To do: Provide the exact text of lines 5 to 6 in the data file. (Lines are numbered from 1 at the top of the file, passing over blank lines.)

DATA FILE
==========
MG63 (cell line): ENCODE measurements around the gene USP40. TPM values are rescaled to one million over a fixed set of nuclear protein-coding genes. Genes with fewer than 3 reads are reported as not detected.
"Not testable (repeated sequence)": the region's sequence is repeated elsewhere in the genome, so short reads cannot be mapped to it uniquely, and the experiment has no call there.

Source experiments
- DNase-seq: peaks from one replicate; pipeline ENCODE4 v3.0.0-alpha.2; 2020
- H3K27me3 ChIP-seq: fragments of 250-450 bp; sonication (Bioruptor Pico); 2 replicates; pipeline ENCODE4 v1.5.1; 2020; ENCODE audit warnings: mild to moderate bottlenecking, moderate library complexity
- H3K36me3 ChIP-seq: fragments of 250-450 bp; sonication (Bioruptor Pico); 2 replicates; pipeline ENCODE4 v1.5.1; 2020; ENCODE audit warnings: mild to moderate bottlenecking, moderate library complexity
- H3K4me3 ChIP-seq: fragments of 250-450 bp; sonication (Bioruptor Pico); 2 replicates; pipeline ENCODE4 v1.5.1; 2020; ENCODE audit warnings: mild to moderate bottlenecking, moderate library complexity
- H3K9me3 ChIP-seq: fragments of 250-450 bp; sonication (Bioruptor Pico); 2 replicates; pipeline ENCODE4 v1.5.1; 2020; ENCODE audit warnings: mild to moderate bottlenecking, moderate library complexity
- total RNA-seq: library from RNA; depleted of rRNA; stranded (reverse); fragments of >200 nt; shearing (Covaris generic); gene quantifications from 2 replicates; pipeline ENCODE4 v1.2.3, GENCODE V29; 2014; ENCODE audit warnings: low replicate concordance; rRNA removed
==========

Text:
- H3K27me3 ChIP-seq: fragments of 250-450 bp; sonication (Bioruptor Pico); 2 replicates; pipeline ENCODE4 v1.5.1; 2020; ENCODE audit warnings: mild to moderate bottlenecking, moderate library complexity
- H3K36me3 ChIP-seq: fragments of 250-450 bp; sonication (Bioruptor Pico); 2 replicates; pipeline ENCODE4 v1.5.1; 2020; ENCODE audit warnings: mild to moderate bottlenecking, moderate library complexity